I can’t imagine the mountains without huge open spaces, filled with intense summer life and kissed by billowing blue skies. I can’t imagine a mountain world without icy, gurgling brooks and muddy banks lined with grizzly paw prints. I can’t imagine high mountain peaks without their open expanses of spongy greenery and mossy boulders and piles of rocks home to huge waddling marmots. I can’t imagine a world without glaciers, or the shrieking cries of scurrying pikas as they scamper away in a flurry back to their dens.

 

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This land is breathtaking and inspiring—wild and brave and open and freeing. It is a land that knows both hot summer sun and frigid winter winds, a place shaped by ice and powerful August thunderstorms. It’s a land that everyone who visits it falls in love with.

One day as we drove towards one of the lakes to go for a kayak, we stopped suddenly at the sight of an enormous black bear standing by the side of the road. We stared in awe through the window at his long gray snout, thick paws, and broad chest. He sniffed the air and opened and closed his mouth a few times, as if trying to inhale the stormy breeze moving in over the mountains. Apparently satisfied by whatever he smelled, the bear walked heavily over to a nearby bush and began plucking off leaves to eat, twisting his huge rump around until he had blocked our roadside view of his furry ears, his small tail waving for a moment between his thick back legs.

Hiking back up into the mountains the next day, we were taking pictures of the distant peaks when a couple of twigs snapped behind us. Turning quickly, we spied a young grizzly bear bounding down the slope above our trail straight towards us. In a state of barely-subdued panic, we retreated up and off the trail onto a pile of rocks. The bear came out of the woods and hit the trail where we had just been, but from there it turned away from us and began descending down the mountain. Only about 20 feet away from us, it nevertheless became apparent that he wasn’t at all interested in us, but in the colony of marmots inhabiting the rocky slope. Overturning rocks, it bounded after the poor furry creatures with amazing agility.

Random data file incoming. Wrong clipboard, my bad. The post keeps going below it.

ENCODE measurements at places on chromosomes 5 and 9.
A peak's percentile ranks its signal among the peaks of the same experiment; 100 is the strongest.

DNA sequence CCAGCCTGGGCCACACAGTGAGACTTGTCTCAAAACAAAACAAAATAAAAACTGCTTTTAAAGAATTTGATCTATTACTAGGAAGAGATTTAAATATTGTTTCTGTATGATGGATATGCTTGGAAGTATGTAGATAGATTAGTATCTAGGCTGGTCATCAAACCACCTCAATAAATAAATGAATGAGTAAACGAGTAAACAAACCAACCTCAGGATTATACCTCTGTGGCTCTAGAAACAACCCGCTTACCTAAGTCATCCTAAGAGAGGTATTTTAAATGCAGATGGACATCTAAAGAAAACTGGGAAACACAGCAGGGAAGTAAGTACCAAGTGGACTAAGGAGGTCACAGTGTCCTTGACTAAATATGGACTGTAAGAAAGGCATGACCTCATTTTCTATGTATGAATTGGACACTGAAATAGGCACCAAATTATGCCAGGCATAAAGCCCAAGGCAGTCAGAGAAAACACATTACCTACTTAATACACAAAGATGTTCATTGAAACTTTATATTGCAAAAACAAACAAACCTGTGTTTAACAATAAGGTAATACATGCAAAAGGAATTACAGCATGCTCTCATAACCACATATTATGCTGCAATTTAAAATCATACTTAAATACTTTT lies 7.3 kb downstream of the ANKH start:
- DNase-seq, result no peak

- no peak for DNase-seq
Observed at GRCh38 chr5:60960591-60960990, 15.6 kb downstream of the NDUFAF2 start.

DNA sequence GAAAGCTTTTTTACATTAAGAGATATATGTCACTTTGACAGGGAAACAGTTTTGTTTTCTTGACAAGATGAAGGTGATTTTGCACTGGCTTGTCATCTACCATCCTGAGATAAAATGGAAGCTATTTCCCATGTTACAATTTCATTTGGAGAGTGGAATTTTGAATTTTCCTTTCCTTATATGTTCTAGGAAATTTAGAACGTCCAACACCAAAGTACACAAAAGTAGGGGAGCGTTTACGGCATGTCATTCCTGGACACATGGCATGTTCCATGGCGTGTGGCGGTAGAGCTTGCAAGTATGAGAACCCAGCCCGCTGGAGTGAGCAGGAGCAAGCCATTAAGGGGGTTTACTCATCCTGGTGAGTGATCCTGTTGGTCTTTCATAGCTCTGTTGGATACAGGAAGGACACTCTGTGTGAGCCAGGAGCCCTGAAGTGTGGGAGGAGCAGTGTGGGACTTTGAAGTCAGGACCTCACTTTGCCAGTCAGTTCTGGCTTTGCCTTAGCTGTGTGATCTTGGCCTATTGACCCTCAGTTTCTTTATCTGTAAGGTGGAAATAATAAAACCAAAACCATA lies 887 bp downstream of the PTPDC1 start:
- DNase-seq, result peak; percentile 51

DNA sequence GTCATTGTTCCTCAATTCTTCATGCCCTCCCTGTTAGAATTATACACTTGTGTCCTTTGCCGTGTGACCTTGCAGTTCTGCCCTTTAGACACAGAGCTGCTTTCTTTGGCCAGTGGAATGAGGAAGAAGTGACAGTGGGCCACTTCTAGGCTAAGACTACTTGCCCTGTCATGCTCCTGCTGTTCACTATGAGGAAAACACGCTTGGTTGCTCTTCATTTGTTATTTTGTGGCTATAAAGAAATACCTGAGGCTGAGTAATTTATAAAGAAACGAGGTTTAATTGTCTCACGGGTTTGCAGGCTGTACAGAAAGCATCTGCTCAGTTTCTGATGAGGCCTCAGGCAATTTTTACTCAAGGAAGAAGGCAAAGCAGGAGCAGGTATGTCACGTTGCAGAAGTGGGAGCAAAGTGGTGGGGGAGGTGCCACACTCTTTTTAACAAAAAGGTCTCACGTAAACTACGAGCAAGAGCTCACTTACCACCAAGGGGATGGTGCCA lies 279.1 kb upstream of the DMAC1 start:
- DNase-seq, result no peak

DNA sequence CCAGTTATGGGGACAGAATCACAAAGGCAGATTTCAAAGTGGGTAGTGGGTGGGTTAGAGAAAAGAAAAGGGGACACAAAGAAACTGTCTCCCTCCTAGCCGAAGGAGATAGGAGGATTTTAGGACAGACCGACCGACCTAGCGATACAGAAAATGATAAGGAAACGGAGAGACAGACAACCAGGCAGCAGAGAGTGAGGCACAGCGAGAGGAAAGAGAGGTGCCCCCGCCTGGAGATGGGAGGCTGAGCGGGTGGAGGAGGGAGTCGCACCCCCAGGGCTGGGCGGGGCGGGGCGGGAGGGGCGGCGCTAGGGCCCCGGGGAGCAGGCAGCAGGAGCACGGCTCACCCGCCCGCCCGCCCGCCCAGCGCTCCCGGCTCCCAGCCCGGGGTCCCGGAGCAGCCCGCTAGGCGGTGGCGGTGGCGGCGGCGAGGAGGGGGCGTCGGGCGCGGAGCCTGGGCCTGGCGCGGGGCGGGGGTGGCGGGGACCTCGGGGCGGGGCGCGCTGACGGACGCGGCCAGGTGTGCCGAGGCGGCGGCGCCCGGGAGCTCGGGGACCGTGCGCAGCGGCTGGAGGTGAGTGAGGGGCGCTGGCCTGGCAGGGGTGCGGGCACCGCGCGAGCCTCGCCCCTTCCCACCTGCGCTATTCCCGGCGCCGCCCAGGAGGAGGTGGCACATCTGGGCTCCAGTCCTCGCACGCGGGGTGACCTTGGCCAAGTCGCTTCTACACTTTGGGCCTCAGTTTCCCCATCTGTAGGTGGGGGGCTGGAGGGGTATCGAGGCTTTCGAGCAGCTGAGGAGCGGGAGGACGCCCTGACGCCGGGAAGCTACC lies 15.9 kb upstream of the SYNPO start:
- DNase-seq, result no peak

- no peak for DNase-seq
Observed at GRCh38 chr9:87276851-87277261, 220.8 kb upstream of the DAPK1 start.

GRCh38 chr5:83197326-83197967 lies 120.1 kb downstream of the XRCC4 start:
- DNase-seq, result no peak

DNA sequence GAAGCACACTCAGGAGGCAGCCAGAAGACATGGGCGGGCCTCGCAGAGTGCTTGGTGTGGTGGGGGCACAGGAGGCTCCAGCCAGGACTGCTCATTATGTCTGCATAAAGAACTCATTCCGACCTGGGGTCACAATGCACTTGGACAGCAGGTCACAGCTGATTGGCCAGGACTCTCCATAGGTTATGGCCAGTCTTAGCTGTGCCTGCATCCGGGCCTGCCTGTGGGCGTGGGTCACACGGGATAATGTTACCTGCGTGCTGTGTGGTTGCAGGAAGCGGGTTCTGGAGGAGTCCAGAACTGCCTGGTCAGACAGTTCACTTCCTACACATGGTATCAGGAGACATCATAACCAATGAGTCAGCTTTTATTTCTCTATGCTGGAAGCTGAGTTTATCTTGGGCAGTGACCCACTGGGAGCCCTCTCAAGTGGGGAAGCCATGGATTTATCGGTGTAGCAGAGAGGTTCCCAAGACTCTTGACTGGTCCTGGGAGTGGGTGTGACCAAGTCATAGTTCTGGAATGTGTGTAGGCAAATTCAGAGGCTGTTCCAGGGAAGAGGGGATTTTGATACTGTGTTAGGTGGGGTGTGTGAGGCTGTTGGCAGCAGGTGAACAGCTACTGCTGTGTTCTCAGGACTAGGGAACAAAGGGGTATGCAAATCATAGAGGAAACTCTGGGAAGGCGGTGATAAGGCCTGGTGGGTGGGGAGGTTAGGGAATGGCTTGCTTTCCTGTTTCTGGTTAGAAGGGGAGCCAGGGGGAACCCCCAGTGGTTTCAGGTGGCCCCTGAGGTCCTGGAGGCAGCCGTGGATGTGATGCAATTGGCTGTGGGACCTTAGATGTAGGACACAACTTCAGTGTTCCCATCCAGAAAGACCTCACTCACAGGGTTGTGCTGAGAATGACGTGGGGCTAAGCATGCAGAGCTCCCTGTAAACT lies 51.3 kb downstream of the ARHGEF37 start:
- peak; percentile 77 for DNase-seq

We stared in total amazement—laughing at the bear’s antics and glad that we were not in the marmots’ position. I have ever have I been in a place home to so much wildlife and filled with such natural splendor. It seems impossible that one area could be home to such beauty—emerald temperate forests and wild mountain ranges and whimsically-shaped rock and alpine meadows and powerful rainstorms and icy blue rivers and pristine marshes.

On our backpacking trip along the Skyline Trail, we stopped for a moment on the top of one of the ridges, letting the afternoon sun warm our backs and watching isolated thunderstorms storms kiss the tops of the distant mountains. Rain came down far away in dark, downward streaks. The wind blew gently. Water flowed over dark brown rocks. A Colombia ground squirrel stopped for a moment to look at us, a pinecone clutched in its paws.

 

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This place feels like both the beginning and the end. It feels like coming home. I’m not sure where this life will take me, but I know I want to spend it protecting places like this. I want to spend it living in these places—drawing from their strength, their timelessness. I’m so thankful for their simple existence, for the gift knowing simply that they are there–the living essence of peace and power reminding us that we are nothing and also everything.